Youssef the author of SDR# has recently released an update which adds a feature called "Sharp Slicer". This feature allows Airspy SDR users to open multiple instances of SDR#, each able to tune to a seperate signal within the currently tuned frequency range of the SDR. This is somewhat similar to the old multi-VFO plugin from rtl-sdr.ru, however the advantage of Slicer is that you can have seperate spectrum and waterfall graphs for each signal. This could be especially useful for monitoring multiple narrowband HF modes with an Airspy HF+ Discovery.
To use Sharp Slicer you must have an Airspy SDR, be it an Airspy Mini/R2 or HF+/Discovery. Unfortunately it will not work with RTL-SDR or other SDRs. Once the SDR is running in SDR#, simply press the "+" button on the top left to open a new Slicer instance. It seems possible to open as many instances as you want, and probably the only limitation is your CPU. On our Intel i7-6700 we tested up to 8 instances running at the maximum bandwidth of an Airspy Mini, and the SDR# CPU utilization was only at 50%.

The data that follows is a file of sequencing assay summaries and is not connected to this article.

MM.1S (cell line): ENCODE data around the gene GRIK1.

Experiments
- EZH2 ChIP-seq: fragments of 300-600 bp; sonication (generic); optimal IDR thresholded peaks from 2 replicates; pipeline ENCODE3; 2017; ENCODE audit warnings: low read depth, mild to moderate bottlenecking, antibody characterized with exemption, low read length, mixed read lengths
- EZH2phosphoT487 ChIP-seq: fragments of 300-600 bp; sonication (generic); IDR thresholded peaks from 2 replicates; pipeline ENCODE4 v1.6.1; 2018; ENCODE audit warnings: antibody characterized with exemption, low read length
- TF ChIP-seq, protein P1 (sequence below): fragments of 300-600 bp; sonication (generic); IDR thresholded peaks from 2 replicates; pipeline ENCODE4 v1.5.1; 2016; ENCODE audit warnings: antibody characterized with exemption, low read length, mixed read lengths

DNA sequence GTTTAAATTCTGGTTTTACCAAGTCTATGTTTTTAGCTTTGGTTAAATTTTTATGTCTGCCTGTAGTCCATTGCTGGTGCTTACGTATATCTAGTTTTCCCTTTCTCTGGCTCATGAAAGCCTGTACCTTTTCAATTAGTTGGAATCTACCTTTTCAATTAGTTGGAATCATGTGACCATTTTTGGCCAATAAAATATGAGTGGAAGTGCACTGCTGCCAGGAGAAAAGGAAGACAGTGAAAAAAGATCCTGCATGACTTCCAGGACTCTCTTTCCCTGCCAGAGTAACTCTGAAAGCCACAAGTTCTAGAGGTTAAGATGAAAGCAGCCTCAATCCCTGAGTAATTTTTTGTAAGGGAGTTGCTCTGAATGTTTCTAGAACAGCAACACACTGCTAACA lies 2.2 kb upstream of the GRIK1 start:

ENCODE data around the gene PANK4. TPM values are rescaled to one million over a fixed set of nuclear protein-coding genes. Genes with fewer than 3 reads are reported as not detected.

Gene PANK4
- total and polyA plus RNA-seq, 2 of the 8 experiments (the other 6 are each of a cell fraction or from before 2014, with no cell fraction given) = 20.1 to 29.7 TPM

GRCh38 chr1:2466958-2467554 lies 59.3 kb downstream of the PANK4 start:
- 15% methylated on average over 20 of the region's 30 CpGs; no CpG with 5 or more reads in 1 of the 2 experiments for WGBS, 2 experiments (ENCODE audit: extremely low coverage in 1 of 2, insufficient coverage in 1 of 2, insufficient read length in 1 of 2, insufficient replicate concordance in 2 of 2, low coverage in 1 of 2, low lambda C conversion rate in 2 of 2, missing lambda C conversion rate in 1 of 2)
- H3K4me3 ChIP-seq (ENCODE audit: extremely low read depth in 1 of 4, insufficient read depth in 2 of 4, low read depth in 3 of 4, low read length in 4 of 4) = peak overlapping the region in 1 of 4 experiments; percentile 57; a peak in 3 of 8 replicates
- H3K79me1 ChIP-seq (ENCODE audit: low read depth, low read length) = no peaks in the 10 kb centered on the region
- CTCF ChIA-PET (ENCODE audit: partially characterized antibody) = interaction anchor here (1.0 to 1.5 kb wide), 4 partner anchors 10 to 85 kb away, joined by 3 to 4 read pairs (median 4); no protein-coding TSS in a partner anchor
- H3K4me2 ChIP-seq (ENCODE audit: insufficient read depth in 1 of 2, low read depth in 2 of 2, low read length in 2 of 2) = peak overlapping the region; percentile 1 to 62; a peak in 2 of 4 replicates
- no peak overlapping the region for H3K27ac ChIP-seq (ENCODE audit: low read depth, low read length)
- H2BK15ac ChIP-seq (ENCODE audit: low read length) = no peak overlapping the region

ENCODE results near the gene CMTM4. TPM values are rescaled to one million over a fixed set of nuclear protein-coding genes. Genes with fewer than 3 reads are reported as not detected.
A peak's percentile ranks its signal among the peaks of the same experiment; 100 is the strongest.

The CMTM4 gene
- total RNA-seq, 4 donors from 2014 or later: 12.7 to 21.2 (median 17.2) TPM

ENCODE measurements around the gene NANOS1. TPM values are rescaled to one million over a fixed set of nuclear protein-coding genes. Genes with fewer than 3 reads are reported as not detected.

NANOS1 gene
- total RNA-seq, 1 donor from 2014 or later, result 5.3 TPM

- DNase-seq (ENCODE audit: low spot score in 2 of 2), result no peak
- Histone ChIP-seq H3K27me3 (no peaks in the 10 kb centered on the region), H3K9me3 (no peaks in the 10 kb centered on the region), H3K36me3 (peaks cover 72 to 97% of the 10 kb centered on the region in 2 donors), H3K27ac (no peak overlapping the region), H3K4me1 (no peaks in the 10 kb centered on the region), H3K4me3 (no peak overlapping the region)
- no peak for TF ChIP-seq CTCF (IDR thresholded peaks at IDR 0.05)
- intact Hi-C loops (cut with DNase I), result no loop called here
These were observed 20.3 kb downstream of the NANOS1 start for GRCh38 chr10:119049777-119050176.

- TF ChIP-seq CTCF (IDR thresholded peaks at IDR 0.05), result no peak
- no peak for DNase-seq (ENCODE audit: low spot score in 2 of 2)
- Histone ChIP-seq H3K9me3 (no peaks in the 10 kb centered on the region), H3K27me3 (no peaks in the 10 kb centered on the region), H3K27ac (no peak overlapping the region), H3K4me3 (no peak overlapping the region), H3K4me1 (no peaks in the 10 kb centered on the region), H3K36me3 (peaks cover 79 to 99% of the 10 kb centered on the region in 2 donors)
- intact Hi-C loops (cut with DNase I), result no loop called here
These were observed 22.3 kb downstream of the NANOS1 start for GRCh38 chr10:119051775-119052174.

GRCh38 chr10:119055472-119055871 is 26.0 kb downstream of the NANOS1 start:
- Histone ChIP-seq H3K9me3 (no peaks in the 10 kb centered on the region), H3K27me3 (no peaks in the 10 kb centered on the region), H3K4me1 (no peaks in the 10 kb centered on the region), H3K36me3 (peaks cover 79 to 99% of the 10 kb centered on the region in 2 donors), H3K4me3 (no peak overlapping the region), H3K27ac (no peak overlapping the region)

A nice touch is that you can also see the location of each VFO on the master SDR# instance, and the color can be changed on each Slicer instance.
Awesome! SDR# Sharp Slicer.
The best day since the covid pandemic started. Multiple instances of SDR# running under a single Airspy device.
SDR# 17.42 + Airspy Discovery HF + Youloop inside the house.
I need a wider screen. pic.twitter.com/1mqDbZCgQe
This weeks video on the TechMinds channel explores the various online web SDRs that are available to access for free. Accessing these online SDRs does not require any hardware apart from a PC and internet connection, although of course you are then receiving signals from a different location to yourself.
In the video he shows how to access the SDR# Spy Server Network which mostly consists of Airpsy and RTL-SDR units, the SDR-Console V3 Server network which consists of a wide array of different SDRs, the browser based WebSDR network which is mostly soundcard based SDRs but also RTL-SDR and other SDRs, and finally the KiwiSDR network which is made up of KiwiSDRs.